That decade, Daniel Suozzi, a retired businessman from Buffalo, New York, bought the building that had once housed the high school. In the next years, he remodeled the structure into a church and searched for treasures to include in his masterpiece. He built a 45-foot bell tower where he installed two 800 pound solid bronze bells that had been cast in 1902.
The beautiful stations of the cross were crafted in Germany in 1830, are made of hand-cast plaster and hand-painted, each weighing about 150 pounds. Wrought iron lamps hung from the ceiling, and the confessional and altars were of beautiful quality. After years of work, the church was dedicated, and the first mass was celebrated in December 1982. Suozzi named it Saint Catherine of Sienna in honor of his mother’s patron saint. In the next decades, the church served the people of the area, but unfortunately, it was abandoned due to the declining population.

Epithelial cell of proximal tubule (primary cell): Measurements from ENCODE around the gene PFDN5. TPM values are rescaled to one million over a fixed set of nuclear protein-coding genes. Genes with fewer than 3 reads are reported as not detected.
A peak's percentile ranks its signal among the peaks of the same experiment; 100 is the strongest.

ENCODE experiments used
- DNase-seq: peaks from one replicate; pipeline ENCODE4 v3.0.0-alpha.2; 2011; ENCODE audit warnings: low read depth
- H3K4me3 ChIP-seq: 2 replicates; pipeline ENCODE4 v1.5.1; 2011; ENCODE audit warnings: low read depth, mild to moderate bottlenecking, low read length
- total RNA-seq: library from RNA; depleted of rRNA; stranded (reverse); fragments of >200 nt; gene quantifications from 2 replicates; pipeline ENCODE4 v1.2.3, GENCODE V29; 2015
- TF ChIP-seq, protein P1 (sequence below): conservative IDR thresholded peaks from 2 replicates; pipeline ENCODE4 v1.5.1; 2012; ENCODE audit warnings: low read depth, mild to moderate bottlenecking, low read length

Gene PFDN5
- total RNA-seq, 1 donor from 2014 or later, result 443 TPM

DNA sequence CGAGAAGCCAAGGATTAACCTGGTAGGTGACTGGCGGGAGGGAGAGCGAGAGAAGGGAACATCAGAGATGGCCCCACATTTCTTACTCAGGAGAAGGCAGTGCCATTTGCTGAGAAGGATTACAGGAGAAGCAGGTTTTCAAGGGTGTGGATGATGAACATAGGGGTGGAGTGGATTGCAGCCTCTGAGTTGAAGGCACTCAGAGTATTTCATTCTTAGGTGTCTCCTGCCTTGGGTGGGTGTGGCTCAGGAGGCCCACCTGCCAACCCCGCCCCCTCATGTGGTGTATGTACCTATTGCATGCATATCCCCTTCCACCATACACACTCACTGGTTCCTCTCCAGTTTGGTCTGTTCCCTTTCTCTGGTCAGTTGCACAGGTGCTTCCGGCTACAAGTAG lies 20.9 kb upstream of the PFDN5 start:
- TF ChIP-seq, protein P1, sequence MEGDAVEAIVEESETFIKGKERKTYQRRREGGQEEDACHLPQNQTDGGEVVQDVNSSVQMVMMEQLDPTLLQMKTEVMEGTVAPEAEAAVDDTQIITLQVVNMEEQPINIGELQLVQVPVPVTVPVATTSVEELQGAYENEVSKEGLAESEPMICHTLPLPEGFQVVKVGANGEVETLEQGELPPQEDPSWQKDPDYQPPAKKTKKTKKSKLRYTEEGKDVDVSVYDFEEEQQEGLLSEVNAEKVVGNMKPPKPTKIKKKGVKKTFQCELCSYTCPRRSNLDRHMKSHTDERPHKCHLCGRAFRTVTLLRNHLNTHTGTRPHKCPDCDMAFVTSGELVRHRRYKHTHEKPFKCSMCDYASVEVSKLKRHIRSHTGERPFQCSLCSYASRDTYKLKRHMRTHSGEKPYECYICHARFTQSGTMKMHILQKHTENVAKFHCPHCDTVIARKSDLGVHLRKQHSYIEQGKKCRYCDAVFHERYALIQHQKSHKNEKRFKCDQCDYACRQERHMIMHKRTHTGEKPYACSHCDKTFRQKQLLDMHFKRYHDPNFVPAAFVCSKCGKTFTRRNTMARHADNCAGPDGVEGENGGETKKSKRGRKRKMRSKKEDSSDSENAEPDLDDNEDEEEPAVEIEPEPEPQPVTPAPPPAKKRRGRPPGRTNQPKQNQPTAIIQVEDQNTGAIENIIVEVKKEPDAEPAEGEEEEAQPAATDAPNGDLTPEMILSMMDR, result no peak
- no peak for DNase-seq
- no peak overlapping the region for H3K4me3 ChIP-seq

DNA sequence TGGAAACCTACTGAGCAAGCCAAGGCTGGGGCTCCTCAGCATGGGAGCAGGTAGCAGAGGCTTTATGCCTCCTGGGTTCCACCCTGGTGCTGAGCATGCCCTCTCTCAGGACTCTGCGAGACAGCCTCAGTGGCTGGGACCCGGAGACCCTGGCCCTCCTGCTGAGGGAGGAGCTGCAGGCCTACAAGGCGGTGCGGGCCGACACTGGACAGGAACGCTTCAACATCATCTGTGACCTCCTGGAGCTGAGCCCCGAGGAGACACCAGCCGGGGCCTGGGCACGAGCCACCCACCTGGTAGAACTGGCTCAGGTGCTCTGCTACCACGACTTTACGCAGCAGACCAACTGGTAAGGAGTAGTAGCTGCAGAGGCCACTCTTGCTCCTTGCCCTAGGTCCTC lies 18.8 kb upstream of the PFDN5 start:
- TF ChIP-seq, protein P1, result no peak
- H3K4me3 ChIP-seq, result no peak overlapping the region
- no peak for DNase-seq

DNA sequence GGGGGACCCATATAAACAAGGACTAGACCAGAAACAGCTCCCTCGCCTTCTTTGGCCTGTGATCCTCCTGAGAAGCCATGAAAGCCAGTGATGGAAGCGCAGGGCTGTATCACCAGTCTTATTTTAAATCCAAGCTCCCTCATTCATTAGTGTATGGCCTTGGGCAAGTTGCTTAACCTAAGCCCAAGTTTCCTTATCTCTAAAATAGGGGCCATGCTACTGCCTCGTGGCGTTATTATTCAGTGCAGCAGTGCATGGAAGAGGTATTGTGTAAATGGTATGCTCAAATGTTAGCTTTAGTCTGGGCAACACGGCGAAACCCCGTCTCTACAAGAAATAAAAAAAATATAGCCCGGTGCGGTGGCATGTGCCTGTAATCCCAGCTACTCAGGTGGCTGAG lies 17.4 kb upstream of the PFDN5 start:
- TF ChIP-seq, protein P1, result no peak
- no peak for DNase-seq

Today, the streets of Hachita are unpaved, and the majority of the buildings are unused and deteriorating. However, it still shows some life, as it retains a post office and a convenience store/gas station, and a handful of residents.
At the original settlement of Old Hachita, visitors can still find an old headframe and crumbling adobe buildings.
Primarily a ranching community, Hachita is located on New Mexico Highway 9, about 44 miles west of Columbus. Old Hachita ruins can be found 9 miles further west, south on an unpaved, unnamed road off highway 9. The website Ghosts of the Southline has a Google Map for reference.
© Dave Alexander, Legends of America, updated April 2021.
Southwest New Mexico Photo Gallery (includes more images of Hachita)
Ghosts of the Southline
Historical Marker at Hachita
Mining Science – Vol. LVIII – July 1908 to January 1909